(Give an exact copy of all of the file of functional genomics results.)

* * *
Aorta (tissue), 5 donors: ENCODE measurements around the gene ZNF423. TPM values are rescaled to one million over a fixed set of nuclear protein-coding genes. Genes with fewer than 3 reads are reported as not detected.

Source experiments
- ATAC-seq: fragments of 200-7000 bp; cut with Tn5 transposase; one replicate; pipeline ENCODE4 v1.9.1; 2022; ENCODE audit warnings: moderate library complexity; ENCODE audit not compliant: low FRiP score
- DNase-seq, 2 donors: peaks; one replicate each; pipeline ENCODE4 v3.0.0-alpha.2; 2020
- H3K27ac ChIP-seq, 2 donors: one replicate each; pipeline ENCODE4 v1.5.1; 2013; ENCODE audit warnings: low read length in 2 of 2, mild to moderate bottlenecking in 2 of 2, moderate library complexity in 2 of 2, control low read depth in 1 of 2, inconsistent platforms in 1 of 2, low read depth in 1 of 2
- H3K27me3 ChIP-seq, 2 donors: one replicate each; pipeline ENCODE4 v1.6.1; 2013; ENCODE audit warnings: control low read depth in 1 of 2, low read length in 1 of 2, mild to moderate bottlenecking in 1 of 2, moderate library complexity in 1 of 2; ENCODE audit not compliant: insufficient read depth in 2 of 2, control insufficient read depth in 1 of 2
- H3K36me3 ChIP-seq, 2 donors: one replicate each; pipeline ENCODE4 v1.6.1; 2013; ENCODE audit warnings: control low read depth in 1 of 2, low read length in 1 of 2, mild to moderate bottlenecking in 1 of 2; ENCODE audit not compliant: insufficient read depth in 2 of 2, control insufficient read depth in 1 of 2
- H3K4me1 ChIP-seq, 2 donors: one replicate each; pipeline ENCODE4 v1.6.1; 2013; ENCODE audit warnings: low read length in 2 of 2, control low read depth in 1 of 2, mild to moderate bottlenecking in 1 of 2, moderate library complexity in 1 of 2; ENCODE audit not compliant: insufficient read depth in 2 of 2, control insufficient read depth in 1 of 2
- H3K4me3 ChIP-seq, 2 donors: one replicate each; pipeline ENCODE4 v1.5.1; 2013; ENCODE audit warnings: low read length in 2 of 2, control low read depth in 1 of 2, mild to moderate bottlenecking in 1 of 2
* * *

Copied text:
Aorta (tissue), 5 donors: ENCODE measurements around the gene ZNF423. TPM values are rescaled to one million over a fixed set of nuclear protein-coding genes. Genes with fewer than 3 reads are reported as not detected.

Source experiments
- ATAC-seq: fragments of 200-7000 bp; cut with Tn5 transposase; one replicate; pipeline ENCODE4 v1.9.1; 2022; ENCODE audit warnings: moderate library complexity; ENCODE audit not compliant: low FRiP score
- DNase-seq, 2 donors: peaks; one replicate each; pipeline ENCODE4 v3.0.0-alpha.2; 2020
- H3K27ac ChIP-seq, 2 donors: one replicate each; pipeline ENCODE4 v1.5.1; 2013; ENCODE audit warnings: low read length in 2 of 2, mild to moderate bottlenecking in 2 of 2, moderate library complexity in 2 of 2, control low read depth in 1 of 2, inconsistent platforms in 1 of 2, low read depth in 1 of 2
- H3K27me3 ChIP-seq, 2 donors: one replicate each; pipeline ENCODE4 v1.6.1; 2013; ENCODE audit warnings: control low read depth in 1 of 2, low read length in 1 of 2, mild to moderate bottlenecking in 1 of 2, moderate library complexity in 1 of 2; ENCODE audit not compliant: insufficient read depth in 2 of 2, control insufficient read depth in 1 of 2
- H3K36me3 ChIP-seq, 2 donors: one replicate each; pipeline ENCODE4 v1.6.1; 2013; ENCODE audit warnings: control low read depth in 1 of 2, low read length in 1 of 2, mild to moderate bottlenecking in 1 of 2; ENCODE audit not compliant: insufficient read depth in 2 of 2, control insufficient read depth in 1 of 2
- H3K4me1 ChIP-seq, 2 donors: one replicate each; pipeline ENCODE4 v1.6.1; 2013; ENCODE audit warnings: low read length in 2 of 2, control low read depth in 1 of 2, mild to moderate bottlenecking in 1 of 2, moderate library complexity in 1 of 2; ENCODE audit not compliant: insufficient read depth in 2 of 2, control insufficient read depth in 1 of 2
- H3K4me3 ChIP-seq, 2 donors: one replicate each; pipeline ENCODE4 v1.5.1; 2013; ENCODE audit warnings: low read length in 2 of 2, control low read depth in 1 of 2, mild to moderate bottlenecking in 1 of 2